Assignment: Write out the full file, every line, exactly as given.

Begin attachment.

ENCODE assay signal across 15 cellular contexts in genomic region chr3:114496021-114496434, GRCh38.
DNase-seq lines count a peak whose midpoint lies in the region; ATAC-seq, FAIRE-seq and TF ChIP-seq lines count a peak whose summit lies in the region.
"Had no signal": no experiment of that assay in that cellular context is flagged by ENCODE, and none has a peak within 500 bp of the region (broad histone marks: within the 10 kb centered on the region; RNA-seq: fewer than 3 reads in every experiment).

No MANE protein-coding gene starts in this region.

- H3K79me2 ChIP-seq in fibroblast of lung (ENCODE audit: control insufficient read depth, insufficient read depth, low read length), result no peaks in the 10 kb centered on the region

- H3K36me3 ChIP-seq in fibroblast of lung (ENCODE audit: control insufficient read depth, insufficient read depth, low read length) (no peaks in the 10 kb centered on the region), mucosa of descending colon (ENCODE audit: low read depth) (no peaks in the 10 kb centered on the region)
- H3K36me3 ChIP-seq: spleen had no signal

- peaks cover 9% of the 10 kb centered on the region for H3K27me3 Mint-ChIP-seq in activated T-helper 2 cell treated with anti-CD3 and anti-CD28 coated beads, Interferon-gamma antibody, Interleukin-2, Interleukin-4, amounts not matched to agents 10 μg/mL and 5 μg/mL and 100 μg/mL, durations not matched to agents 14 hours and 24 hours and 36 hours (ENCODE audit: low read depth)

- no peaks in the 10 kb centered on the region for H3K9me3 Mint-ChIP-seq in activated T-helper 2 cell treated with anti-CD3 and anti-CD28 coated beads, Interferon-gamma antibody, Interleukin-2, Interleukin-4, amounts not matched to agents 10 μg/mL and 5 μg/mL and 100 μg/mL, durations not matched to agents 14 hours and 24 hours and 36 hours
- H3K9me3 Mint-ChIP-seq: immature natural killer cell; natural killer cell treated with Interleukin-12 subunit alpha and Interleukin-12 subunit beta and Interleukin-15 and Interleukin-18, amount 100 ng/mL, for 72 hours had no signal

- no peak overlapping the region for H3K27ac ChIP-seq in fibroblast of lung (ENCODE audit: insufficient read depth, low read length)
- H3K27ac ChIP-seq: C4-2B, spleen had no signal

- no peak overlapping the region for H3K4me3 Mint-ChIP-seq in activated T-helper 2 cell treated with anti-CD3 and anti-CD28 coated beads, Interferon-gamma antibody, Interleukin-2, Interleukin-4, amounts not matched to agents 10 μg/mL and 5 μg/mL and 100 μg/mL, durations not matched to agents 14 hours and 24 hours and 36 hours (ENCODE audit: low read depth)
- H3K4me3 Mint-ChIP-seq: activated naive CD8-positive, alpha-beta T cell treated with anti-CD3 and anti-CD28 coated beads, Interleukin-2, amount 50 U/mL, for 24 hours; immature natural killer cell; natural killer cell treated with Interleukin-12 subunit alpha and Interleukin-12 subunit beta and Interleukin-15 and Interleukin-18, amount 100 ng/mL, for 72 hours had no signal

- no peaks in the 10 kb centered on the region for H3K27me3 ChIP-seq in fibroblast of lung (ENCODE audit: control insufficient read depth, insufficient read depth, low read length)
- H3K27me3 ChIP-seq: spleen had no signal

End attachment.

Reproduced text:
ENCODE assay signal across 15 cellular contexts in genomic region chr3:114496021-114496434, GRCh38.
DNase-seq lines count a peak whose midpoint lies in the region; ATAC-seq, FAIRE-seq and TF ChIP-seq lines count a peak whose summit lies in the region.
"Had no signal": no experiment of that assay in that cellular context is flagged by ENCODE, and none has a peak within 500 bp of the region (broad histone marks: within the 10 kb centered on the region; RNA-seq: fewer than 3 reads in every experiment).

No MANE protein-coding gene starts in this region.

- H3K79me2 ChIP-seq in fibroblast of lung (ENCODE audit: control insufficient read depth, insufficient read depth, low read length), result no peaks in the 10 kb centered on the region

- H3K36me3 ChIP-seq in fibroblast of lung (ENCODE audit: control insufficient read depth, insufficient read depth, low read length) (no peaks in the 10 kb centered on the region), mucosa of descending colon (ENCODE audit: low read depth) (no peaks in the 10 kb centered on the region)
- H3K36me3 ChIP-seq: spleen had no signal

- peaks cover 9% of the 10 kb centered on the region for H3K27me3 Mint-ChIP-seq in activated T-helper 2 cell treated with anti-CD3 and anti-CD28 coated beads, Interferon-gamma antibody, Interleukin-2, Interleukin-4, amounts not matched to agents 10 μg/mL and 5 μg/mL and 100 μg/mL, durations not matched to agents 14 hours and 24 hours and 36 hours (ENCODE audit: low read depth)

- no peaks in the 10 kb centered on the region for H3K9me3 Mint-ChIP-seq in activated T-helper 2 cell treated with anti-CD3 and anti-CD28 coated beads, Interferon-gamma antibody, Interleukin-2, Interleukin-4, amounts not matched to agents 10 μg/mL and 5 μg/mL and 100 μg/mL, durations not matched to agents 14 hours and 24 hours and 36 hours
- H3K9me3 Mint-ChIP-seq: immature natural killer cell; natural killer cell treated with Interleukin-12 subunit alpha and Interleukin-12 subunit beta and Interleukin-15 and Interleukin-18, amount 100 ng/mL, for 72 hours had no signal

- no peak overlapping the region for H3K27ac ChIP-seq in fibroblast of lung (ENCODE audit: insufficient read depth, low read length)
- H3K27ac ChIP-seq: C4-2B, spleen had no signal

- no peak overlapping the region for H3K4me3 Mint-ChIP-seq in activated T-helper 2 cell treated with anti-CD3 and anti-CD28 coated beads, Interferon-gamma antibody, Interleukin-2, Interleukin-4, amounts not matched to agents 10 μg/mL and 5 μg/mL and 100 μg/mL, durations not matched to agents 14 hours and 24 hours and 36 hours (ENCODE audit: low read depth)
- H3K4me3 Mint-ChIP-seq: activated naive CD8-positive, alpha-beta T cell treated with anti-CD3 and anti-CD28 coated beads, Interleukin-2, amount 50 U/mL, for 24 hours; immature natural killer cell; natural killer cell treated with Interleukin-12 subunit alpha and Interleukin-12 subunit beta and Interleukin-15 and Interleukin-18, amount 100 ng/mL, for 72 hours had no signal

- no peaks in the 10 kb centered on the region for H3K27me3 ChIP-seq in fibroblast of lung (ENCODE audit: control insufficient read depth, insufficient read depth, low read length)
- H3K27me3 ChIP-seq: spleen had no signal